Whose responsibility is it to make recycling work?
As companies, policymakers, local program coordinators, nonprofits and other stakeholders grapple with changes in commodity markets, some have begun to question the fundamental tenets of recycling itself.
With this topic circulating in discussions throughout WasteExpo in Las Vegas last week, Waste Dive made a point of raising it with executives from some of the industry's top organizations to hear their takes. The same question we posed to each of them: "Whose responsibility is it to make recycling work?"
Reactions ranged from bold optimism to more measured projections. Some agreed that it has become easy to pass the buck on this issue, others had more direct ideas of where responsibility, but all said that the conversation needs to continue.
Darrell Smith, President and CEO of the National Waste & Recycling Association
"This is a little bump in the road, and it's a significant bump, but I think because of two things I have an optimistic view of what's going on with recycling right now. One, Americans really like to recycle. It's part of our culture now and they're not going to give it up. So because of that they're going to create the demand, they're going to create a market, and our industry's going to respond and we're going to figure it out. And I think everything's going to be okay."
Jim Fish, President and CEO of Waste Management
"In our minds, as the biggest recycler in North America, it's certainly going to be part our responsibility. If we're the ones that have to initiate the conversation, then that's okay with us. We look at that as being part of our job. So I think it's going to take a while. It's not an easy conversation to have with a municipality. To say, 'look you're sending us a lot of trash, your diversion goals are unrealistic.' Those conversations aren't easy, but in order for this to be a, no pun intended, sustainable business going forward we've got to have those conversations."
Pete Keller, Vice President of Recycling for Republic Services
"I think it's everybody. It's all stakeholders. I don't know if folks are trying to pass the buck so much as they are maybe suggesting this is a pretty tough problem. But I would say that it's going to take all of us to figure it out."
David Biderman, Executive Director and CEO of the Solid Waste Association of North America
“It’s a shared responsibility amongst all the stakeholders in the North American recycling system to improve the quality of the material generated at MRFs. That includes the manufacturers of packaging, the collection companies, local governments and MRF owners and operators. We need to work together to reduce contamination and ensure the success of sustainable recycling programs in the U.S. and Canada."
John Casella, Chairman and CEO of Casella Waste Systems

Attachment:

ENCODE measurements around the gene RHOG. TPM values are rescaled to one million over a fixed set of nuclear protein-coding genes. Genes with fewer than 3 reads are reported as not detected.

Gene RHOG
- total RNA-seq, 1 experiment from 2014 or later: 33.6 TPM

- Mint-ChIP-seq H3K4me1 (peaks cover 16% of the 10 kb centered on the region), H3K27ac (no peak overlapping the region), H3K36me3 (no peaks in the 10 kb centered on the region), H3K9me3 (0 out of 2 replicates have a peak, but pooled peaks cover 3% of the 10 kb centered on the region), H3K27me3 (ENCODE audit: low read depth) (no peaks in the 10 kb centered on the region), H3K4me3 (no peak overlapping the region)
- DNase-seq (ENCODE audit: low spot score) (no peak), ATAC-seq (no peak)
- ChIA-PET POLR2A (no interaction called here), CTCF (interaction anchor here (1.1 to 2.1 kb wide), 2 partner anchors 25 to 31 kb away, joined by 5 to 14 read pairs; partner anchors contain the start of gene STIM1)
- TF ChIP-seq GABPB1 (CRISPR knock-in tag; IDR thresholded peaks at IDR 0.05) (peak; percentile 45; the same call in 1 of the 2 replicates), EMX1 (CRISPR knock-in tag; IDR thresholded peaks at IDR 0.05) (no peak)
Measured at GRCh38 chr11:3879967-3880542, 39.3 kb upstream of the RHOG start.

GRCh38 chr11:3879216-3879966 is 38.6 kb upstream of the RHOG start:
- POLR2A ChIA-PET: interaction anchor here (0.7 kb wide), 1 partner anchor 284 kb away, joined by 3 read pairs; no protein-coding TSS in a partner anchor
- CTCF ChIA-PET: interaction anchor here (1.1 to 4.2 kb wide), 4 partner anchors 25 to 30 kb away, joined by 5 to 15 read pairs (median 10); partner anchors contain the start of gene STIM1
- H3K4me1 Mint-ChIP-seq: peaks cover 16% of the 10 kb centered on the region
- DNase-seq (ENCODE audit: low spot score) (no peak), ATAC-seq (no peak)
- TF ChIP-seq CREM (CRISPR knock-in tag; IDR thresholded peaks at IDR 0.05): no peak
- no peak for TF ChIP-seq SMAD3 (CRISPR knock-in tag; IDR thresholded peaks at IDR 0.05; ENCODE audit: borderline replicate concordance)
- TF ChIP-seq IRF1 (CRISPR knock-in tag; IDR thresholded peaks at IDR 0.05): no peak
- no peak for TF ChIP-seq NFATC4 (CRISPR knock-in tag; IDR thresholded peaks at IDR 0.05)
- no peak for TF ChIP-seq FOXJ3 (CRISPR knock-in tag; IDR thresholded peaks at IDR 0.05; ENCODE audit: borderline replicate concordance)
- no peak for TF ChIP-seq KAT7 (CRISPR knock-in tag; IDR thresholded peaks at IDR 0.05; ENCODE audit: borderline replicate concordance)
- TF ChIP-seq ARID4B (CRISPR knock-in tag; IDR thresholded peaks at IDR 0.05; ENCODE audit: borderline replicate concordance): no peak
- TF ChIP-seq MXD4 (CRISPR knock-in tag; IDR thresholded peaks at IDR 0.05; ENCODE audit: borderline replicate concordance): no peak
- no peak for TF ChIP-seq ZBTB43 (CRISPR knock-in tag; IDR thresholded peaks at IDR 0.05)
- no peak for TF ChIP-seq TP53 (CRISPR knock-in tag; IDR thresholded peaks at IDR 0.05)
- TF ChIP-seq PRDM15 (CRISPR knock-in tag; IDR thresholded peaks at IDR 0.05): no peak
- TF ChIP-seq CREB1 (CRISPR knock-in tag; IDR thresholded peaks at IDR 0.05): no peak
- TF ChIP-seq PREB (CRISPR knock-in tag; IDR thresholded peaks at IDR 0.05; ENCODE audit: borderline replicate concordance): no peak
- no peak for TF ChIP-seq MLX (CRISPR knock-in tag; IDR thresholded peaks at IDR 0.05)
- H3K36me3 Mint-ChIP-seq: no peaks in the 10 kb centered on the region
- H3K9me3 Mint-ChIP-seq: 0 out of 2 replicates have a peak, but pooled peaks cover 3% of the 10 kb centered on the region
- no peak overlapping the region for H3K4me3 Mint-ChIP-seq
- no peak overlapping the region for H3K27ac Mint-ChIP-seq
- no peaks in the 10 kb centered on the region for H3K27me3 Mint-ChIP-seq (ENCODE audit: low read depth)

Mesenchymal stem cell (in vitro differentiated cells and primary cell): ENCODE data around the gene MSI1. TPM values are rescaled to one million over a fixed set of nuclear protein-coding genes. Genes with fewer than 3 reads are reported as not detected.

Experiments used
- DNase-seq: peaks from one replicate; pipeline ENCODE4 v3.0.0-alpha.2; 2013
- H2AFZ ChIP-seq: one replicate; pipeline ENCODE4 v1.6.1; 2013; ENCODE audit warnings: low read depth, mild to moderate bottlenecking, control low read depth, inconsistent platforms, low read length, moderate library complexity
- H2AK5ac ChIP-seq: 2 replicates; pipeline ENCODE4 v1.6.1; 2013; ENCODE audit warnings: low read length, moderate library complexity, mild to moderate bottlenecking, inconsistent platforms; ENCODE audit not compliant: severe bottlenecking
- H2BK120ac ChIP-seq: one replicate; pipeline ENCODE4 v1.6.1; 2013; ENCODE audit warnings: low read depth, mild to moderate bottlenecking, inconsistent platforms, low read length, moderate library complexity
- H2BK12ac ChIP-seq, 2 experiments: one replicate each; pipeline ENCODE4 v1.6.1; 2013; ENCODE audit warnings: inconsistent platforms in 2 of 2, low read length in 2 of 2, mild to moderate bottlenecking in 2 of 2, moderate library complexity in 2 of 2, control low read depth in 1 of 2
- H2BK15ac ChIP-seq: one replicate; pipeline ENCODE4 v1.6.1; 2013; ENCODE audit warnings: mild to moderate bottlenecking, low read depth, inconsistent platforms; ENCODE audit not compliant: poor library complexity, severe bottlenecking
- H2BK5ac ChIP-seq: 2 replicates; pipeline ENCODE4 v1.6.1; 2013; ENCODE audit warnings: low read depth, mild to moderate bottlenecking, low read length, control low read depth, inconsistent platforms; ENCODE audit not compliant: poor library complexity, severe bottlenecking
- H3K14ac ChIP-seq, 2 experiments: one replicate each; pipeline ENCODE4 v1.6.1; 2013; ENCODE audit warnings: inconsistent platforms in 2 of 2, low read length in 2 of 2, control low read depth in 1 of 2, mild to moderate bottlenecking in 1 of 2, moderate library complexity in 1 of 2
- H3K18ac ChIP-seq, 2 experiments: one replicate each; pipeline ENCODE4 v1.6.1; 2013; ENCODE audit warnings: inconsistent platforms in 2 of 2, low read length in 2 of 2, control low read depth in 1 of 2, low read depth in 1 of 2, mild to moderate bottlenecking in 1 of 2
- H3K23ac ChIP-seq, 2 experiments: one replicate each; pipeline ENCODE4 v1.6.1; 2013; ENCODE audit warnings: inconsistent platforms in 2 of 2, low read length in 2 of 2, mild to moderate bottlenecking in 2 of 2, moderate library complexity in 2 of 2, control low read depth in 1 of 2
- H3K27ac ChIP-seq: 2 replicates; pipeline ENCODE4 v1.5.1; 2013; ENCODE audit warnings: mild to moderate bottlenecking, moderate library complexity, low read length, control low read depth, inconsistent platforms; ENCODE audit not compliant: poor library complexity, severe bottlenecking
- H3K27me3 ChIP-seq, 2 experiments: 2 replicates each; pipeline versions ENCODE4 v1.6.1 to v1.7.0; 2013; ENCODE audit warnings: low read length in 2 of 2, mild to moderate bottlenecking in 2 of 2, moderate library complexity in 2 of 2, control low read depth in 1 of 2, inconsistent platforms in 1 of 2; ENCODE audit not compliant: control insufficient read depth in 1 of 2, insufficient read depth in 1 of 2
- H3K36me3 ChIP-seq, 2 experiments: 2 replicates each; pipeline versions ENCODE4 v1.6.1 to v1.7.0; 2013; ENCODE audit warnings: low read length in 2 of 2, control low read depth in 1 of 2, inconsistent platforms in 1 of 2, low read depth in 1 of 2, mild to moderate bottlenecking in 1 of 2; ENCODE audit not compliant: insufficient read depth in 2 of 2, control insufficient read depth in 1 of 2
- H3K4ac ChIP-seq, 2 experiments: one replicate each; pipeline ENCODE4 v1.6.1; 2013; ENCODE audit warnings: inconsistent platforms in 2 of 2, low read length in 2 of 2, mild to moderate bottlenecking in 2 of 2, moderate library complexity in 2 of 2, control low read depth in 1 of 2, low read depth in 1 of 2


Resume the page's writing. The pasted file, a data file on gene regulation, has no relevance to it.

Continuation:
"The buck stops with municipalities who set public policy. We can implement the public policy, but we don't set public policy. So all we can do is tell them what it's going to cost to recycle mixed paper. If mixed paper stays at $5 a ton and it costs us $40 a ton to get it to the pier, and to Vietnam or Thailand or wherever we can sell that material, they're going to have to pay for it. We're we're not an industry that's going to subsidize that. So they're going to have to make some public policy decisions in terms of what they want to pay for, or do they want to change their program."
Michael Allegretti, Senior Vice President of Policy and Strategic Initiatives at Rubicon Global
"It's absolutely every piece of the chain. It is my responsibility as a homeowner and citizen at my own home to read the label that is provided to me, presumably by my government, telling me how to sort my recycling. We have to move past the excuse that 'well no one will ever do it.' They do it all over the world ... It is on the industry to evolve itself to perhaps make its process a little more detailed and a little more focused ... It's an easy process if we all actually pause for a moment at the waste receptacle instead of just chucking the thing in the bin."
Kathryn Garcia, Commissioner of New York's Department of Sanitation
"I'm not going to let the public off the hook for doing the wrong thing, but I'm not going to let manufacturers off the hook for providing us with materials that are really hard to recycle and I'm not going to let government off the hook for not making sure that there are programs that the public can easily use. It is a multi-pronged stool that won't be successful unless we're all really working hard together ... I think there is certainly a very large role for government to really push to have it done, but I'm not of the mindset that we're going to solve it by ourselves."
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